The radioactive fallout of the Fukushima nuclear disaster in 2011 cast an irrevocable toll on the environment within Japan – and outside of it – and years later, the legacy of its toxic contamination is still being discovered.

Even the sun-kissed vineyards of California weren't immune to Fukushima's shadow, it seems, with scientists having now found heightened traces of radiation in wine vintages grown in the famous Napa Valley after the nuclear emergency.

To be clear, these heightened but faint traces of the radioactive isotope Caesium–137 don't pose a health risk to humans, experts say, so you probably don't need to drink less wine (well, at least not on that score). But it's still an amazing, stark reminder of how widely nuclear accidents can be felt.

In this case, French experimental physicist Michael Pravikoff from the Centre d'Études Nucléaires de Bordeaux-Gradignan happened upon a series of Californian wines (Cabernet Sauvignon) from vintage 2009 through to 2012 while shopping in a supermarket.

The spread of the vintages game him an idea. Caesium-137 isn't a naturally occurring isotope, and is only produced via nuclear fission; it's something scientists can look for in unopened wine bottles, using a technique involving gamma spectrometry (aka gamma spectroscopy).

In the past, researchers have used this method to show how the isotope's levels in wine spiked after the missile testing of the Cold War (and also after the Chernobyl accident) – a tell-tale signature that's primarily useful for identifying and dating vintages in cases of wine fraud.

In this instance, Pravikoff wondered whether Fukushima's radioactive outreach of Caesium-137 would have extended as far as the Californian vineyards a world away (or at least an ocean away) from the Japanese coastline – and was in fact, now bottled right in front of him.

"I just bought them, just to see," Pravikoff told The New York Times.

"It is more for the pure scientific aspect that we were interested in measuring them."

When he and fellow researchers used gamma spectrometry to try to detect Caesium-137, the faintness of the results was inconclusive, so they resorted to a more brute-force method: scorching the wine in an oven at temperatures up to 500°C (932°F) for several hours, which reduces the contents of a bottle to just a few grams of ash.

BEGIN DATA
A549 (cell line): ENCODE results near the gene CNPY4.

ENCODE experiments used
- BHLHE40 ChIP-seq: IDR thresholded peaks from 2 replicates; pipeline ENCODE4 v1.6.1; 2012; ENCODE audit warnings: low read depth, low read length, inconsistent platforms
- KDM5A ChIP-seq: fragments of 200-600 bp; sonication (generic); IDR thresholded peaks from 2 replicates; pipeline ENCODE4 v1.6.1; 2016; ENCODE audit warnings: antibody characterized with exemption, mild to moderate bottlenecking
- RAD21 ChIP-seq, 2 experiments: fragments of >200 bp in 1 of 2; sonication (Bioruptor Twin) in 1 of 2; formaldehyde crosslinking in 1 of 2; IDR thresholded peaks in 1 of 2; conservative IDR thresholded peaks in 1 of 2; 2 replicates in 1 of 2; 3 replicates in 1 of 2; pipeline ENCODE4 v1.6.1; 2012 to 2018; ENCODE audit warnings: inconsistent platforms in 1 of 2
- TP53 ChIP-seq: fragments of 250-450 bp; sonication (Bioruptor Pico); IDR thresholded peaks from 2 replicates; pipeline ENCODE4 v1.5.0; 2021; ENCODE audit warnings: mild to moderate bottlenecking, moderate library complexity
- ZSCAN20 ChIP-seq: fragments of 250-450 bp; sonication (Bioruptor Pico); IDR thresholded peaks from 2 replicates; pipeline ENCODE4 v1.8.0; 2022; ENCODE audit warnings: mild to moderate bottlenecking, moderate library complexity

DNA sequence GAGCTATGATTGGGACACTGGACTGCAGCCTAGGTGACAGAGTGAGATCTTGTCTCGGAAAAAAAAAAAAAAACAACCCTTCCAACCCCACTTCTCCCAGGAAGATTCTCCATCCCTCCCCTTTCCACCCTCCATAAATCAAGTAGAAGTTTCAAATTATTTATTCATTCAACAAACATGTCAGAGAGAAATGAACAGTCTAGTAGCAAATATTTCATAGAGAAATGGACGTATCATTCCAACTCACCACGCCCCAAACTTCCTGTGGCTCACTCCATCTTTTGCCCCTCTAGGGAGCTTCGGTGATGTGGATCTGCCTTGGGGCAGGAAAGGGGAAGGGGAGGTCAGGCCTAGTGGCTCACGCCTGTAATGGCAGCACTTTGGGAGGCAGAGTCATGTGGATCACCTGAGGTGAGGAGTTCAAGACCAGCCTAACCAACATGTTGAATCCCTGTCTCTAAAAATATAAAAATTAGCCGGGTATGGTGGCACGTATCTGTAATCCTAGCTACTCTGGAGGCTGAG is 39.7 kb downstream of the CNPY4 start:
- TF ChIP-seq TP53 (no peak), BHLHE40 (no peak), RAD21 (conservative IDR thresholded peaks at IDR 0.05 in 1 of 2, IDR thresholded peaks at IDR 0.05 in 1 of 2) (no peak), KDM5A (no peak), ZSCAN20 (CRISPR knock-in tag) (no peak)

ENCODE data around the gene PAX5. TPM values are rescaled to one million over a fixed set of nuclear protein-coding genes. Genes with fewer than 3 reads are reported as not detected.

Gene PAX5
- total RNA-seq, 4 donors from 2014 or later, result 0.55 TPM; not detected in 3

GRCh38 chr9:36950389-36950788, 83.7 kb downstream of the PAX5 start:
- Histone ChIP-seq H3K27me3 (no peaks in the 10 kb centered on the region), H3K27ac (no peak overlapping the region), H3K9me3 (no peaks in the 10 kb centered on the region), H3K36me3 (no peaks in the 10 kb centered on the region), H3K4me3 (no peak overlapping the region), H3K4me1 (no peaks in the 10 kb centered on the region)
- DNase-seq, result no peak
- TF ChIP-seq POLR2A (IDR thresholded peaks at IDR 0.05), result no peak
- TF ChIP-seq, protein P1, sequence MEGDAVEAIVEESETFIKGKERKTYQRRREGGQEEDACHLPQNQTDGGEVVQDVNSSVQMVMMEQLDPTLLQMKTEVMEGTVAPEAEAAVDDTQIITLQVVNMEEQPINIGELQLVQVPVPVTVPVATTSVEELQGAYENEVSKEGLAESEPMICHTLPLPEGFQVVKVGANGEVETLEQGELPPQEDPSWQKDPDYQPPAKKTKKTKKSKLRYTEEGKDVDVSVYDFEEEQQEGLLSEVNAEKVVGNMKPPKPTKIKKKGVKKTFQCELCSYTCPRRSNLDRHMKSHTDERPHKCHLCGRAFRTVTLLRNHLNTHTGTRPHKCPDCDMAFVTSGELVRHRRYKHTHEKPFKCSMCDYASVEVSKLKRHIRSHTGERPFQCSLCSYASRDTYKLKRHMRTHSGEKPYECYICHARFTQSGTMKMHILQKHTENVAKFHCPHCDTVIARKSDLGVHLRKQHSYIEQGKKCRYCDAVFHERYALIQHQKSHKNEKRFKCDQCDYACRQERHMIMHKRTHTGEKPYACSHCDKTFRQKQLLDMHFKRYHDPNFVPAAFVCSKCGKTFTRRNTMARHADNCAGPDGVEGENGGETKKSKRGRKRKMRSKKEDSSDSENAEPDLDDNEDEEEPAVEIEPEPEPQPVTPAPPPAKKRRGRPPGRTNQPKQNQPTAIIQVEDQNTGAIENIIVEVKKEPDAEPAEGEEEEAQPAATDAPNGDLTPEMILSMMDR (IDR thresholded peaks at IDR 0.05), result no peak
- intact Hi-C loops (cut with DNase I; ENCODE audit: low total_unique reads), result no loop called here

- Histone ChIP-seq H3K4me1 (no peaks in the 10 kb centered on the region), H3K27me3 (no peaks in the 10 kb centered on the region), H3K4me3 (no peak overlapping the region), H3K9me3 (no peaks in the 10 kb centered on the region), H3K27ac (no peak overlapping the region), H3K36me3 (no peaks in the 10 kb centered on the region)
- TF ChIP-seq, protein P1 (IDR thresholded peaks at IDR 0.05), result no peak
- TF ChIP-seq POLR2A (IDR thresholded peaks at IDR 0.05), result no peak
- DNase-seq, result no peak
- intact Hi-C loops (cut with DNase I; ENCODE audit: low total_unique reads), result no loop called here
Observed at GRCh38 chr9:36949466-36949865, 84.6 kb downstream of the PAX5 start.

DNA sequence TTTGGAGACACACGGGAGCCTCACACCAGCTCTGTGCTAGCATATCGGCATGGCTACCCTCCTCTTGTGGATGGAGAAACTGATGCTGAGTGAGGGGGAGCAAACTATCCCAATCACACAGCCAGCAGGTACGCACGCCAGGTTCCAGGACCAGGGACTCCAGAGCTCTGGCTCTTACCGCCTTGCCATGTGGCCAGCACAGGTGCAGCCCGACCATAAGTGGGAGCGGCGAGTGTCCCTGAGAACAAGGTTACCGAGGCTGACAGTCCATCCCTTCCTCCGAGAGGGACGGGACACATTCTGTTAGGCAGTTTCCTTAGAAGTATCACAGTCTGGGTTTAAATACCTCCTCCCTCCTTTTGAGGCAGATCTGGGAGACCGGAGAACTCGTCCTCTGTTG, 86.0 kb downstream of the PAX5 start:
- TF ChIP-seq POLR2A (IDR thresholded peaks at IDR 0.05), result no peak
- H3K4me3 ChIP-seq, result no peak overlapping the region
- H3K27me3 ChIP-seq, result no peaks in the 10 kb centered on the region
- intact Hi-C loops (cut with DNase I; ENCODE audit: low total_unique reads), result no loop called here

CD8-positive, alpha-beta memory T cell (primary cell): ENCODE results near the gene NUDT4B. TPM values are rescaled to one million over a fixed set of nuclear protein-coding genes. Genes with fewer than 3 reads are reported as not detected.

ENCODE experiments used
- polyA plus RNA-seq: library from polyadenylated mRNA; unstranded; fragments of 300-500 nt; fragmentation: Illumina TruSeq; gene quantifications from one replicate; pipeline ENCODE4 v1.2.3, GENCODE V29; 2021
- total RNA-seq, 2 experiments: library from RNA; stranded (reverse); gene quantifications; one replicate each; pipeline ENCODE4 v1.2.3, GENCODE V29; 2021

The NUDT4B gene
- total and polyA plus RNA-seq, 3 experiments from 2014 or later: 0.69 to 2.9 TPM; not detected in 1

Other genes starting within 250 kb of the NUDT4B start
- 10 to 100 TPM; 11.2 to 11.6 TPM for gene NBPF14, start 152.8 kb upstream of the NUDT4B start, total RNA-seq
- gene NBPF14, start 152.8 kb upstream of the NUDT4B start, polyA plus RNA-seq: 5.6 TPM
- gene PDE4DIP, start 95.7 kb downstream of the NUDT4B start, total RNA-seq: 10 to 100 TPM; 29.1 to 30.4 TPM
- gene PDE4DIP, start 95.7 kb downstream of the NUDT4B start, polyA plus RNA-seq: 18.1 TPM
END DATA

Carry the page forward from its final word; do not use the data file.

This technique showed the level of Caesium-137 in Cabernet Sauvignon wine effectively doubled from 'background' levels after Fukushima happened, and a similar spike was also evident in a sample of Californian rosé (although the levels were much lower than in the Cabernet Sauvignon).

For his part, Pravikoff says there's no need to be worried, as the results are genuinely only of scientific interest, given the faintness of the radioactive traces.

"These levels are so low, way below the natural radioactivity that's everywhere in the world," he told The New York Times.

That point is echoed in WHO's official FAQ on the risks of consuming food grown in other countries after Fukushima.

"Minute amounts of radioactive caesium and iodine might be found using very sensitive detection methods," the advisory states, "but this should not affect foods produced in other countries as the amounts involved will be well below acceptable levels and would not pose a health concern to those who eat the food."

So there's definitely no need to be alarmed.

But next time you're at a Californian wine tasting, you may wish to share an observation on those subtle but appreciable notes of Caesium-137 on your tastebuds, which really add something quite indefinable to the overall bouquet.

The findings are available at the pre-print website